Sister Sword of Desirable Mindfulness (fiberaddict) wrote,
Sister Sword of Desirable Mindfulness

Goat Links

I just wrote a (long) email to a friend of mine with most of my goat links, and decided I should probably post them here, too. I'll put them under a cut, just 'cause I'm nice like that! :lol:

Books: "Storey's Guide to Raising Dairy Goats" is *terrific*. It's got all the basic info you need. "Goats Produce Too" is all about the cheese. :lol: Carla Emery's "County Living" has a *really* good section on Home Dairying, both cow and goat, plus lots of receipes. There are others, but those are the ones I keep going back to.

Dairy Goat forum - lots of talk about medical needs, upkeep, and, of course, milking (you can read without joining):

This one is cool - it's Homsteading. This link is specific to the goat forum, but they have forums for *everything* - chickens, bees, horses, etc. Some overlap in the goat area with the above, but there's enough difference for me to keep both (Again - don't have to join to read).

Here's on that focuses strictly on cheesemaking: (Sweet Geek made his first batch of cheese last night from store-bought goats milk - it was EASY, and fun - and took about an hour and a half or so. Long as you have some way to boil the milk and some vinegar (1/8 cup per quart of milk), you will have cheese. It's a soft cheese, but yummy. He's already planning his next batch!)(Quick recap - boil the milk stirring constantly. When you have a good boil going (but not rolling), add the vinegar SLOWLY. Stir CONSTANTLY and slowly. Pull it off the burner and let it cool down a bit. Set up your colander in a large pot/bowl, and put cheesecloth/an old pillowcase/t-shirt over the colander. Carefully pour the hot liquid thru the covered colander. Using a spatula, work the now-forming cheese until most of the liquid is off....squeeze out as much liquid as possible. Add herbs/salt/whatever. Eat. The liquid is whey - give it to the dog/chickens/acidic-loving plants/bread dough/soup base. :lol:)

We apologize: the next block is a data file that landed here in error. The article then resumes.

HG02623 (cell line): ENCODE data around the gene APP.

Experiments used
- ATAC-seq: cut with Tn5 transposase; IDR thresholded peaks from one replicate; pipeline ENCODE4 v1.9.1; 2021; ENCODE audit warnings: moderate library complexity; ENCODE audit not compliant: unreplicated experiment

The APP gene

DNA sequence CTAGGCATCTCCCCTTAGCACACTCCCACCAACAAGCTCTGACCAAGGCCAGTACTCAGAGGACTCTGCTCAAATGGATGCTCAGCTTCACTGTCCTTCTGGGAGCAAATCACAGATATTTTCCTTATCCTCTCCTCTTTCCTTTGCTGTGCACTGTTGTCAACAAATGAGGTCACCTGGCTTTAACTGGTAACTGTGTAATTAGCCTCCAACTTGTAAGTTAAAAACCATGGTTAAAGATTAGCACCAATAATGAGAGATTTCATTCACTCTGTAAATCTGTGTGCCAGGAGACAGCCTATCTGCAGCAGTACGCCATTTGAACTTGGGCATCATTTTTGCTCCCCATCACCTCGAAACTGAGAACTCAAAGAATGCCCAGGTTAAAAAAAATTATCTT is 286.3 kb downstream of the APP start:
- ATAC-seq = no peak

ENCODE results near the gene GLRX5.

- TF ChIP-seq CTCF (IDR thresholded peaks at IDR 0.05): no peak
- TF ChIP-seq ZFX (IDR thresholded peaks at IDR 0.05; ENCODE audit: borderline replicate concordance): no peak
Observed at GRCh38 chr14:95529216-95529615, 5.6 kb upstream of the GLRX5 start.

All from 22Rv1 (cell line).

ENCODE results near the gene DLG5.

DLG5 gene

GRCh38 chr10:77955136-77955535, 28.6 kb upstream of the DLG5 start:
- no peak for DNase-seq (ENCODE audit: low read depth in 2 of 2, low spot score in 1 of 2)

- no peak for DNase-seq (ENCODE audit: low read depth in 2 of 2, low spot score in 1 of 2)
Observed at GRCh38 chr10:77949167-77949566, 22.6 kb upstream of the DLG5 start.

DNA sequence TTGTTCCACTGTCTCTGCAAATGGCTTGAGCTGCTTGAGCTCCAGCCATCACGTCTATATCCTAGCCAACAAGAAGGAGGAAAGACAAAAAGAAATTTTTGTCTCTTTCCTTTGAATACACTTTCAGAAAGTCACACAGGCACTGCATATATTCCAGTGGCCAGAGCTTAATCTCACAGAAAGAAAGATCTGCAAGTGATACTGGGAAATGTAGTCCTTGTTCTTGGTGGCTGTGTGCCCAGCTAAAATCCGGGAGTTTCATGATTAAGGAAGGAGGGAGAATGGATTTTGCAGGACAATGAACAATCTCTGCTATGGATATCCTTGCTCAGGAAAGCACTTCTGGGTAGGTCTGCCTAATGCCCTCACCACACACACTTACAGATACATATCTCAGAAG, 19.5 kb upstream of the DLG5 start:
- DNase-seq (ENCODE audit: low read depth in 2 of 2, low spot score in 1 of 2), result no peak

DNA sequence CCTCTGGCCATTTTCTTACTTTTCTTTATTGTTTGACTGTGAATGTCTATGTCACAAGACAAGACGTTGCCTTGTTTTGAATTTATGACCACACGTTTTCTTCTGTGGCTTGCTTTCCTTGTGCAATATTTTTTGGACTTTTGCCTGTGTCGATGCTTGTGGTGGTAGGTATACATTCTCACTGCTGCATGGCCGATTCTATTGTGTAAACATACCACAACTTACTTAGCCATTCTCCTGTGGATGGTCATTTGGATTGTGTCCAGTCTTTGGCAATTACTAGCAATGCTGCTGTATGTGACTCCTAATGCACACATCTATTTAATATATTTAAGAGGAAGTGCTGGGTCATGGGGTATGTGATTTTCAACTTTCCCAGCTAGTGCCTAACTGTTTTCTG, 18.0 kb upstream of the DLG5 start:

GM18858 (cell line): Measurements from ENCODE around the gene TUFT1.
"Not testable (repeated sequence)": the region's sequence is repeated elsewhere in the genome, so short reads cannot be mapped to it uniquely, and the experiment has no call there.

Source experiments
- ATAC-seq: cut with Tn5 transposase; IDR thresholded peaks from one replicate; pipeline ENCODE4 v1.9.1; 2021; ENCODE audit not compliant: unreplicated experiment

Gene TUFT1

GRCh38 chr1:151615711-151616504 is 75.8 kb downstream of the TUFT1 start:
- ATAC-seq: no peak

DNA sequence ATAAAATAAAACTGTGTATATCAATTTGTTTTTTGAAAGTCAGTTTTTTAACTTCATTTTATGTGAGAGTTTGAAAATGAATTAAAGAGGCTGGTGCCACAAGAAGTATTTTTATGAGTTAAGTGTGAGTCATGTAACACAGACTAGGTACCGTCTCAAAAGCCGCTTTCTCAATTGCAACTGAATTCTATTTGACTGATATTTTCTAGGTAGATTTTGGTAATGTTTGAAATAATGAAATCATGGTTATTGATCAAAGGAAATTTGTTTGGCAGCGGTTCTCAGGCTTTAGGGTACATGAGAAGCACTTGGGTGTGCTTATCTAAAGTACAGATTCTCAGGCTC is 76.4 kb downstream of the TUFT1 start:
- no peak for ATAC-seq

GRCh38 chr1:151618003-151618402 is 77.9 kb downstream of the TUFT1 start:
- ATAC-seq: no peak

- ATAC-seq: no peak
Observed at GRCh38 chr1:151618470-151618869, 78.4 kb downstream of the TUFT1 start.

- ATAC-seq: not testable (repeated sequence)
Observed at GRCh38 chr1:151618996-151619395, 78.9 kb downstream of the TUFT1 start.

Here's a site for a "milking machine" - the Homesteading forum has a thread on making your own for..about $20 or so. Now that we have ours, yeah - we'll probably be making a couple more for the kids to use. I can NOT milk by hand, not with my screwed up wrist. If you have smaller goats, this would be a blessing (not trying to sell you anything, just.....this was designed for pygmy goats.)

Butter - if you want to make butter, it's gonna be a little labor-intensive. Fastest way - buy a cream separator (but NOT a manual one - those (supposedly) take a lot of grunt-work to get up to speed, and they aren't THAT much cheaper than electric ones. Ebay sells the electric ones from...$150+. :sigh: I'm saving up.) - goats milk doesn't have as much cream as cow's milk, so you skim it off and freeze it, and keep adding to the bottle with each new batch of milk. When you have enough cream, thaw it and go from there. If you have a mixer, you're good to go; hand-cranked butter churns are going for....$50+ on eBay (Daisey style ones. The old-fashioned pottery churns are about that, I think - I'm looking at Quart-sized churns, so haven't priced the other ones.) You can do the whole "put it in a jar and shake shake shake"...I'm a bit too lazy for that. :lol: (I'm looking at the Daisey-style ones as backup in case the power gets wonky or something. Or the kids want to make butter. :lol:)